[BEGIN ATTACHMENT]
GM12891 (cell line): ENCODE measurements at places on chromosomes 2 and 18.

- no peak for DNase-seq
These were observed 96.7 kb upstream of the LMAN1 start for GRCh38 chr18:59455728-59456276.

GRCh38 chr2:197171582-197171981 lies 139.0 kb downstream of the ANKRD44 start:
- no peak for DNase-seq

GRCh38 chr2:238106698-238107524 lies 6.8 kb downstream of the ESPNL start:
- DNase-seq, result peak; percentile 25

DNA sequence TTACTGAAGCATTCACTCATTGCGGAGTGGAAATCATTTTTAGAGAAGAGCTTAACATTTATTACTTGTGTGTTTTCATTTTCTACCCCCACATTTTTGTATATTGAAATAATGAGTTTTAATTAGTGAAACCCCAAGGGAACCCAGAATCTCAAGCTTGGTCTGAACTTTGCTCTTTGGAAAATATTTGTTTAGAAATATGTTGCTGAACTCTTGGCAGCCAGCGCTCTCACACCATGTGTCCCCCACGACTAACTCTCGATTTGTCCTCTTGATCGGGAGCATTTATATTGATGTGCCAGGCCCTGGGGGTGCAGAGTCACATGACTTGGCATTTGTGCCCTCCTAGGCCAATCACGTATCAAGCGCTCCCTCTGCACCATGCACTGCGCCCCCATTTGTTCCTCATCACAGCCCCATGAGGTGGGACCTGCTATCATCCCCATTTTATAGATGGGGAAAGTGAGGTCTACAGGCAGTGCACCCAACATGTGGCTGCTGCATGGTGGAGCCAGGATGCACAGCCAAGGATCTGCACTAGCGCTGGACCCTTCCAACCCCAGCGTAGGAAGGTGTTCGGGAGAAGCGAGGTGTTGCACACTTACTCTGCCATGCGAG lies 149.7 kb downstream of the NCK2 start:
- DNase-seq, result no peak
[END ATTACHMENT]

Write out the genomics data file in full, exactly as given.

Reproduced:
GM12891 (cell line): ENCODE measurements at places on chromosomes 2 and 18.

- no peak for DNase-seq
These were observed 96.7 kb upstream of the LMAN1 start for GRCh38 chr18:59455728-59456276.

GRCh38 chr2:197171582-197171981 lies 139.0 kb downstream of the ANKRD44 start:
- no peak for DNase-seq

GRCh38 chr2:238106698-238107524 lies 6.8 kb downstream of the ESPNL start:
- DNase-seq, result peak; percentile 25

DNA sequence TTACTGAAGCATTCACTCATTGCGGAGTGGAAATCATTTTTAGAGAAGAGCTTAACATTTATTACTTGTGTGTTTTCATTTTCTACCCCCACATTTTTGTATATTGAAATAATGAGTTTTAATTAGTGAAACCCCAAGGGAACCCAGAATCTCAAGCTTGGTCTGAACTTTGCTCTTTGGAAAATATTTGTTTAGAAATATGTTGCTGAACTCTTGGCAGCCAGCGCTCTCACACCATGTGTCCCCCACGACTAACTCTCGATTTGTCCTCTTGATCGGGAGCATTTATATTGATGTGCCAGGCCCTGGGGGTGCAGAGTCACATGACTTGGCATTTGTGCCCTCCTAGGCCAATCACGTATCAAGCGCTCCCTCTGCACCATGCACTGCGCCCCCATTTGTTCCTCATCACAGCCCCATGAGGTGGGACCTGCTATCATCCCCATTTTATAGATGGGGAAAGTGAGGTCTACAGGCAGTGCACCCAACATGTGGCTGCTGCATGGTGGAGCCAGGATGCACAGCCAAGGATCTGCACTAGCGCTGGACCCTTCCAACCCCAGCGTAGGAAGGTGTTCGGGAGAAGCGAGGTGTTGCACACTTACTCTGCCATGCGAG lies 149.7 kb downstream of the NCK2 start:
- DNase-seq, result no peak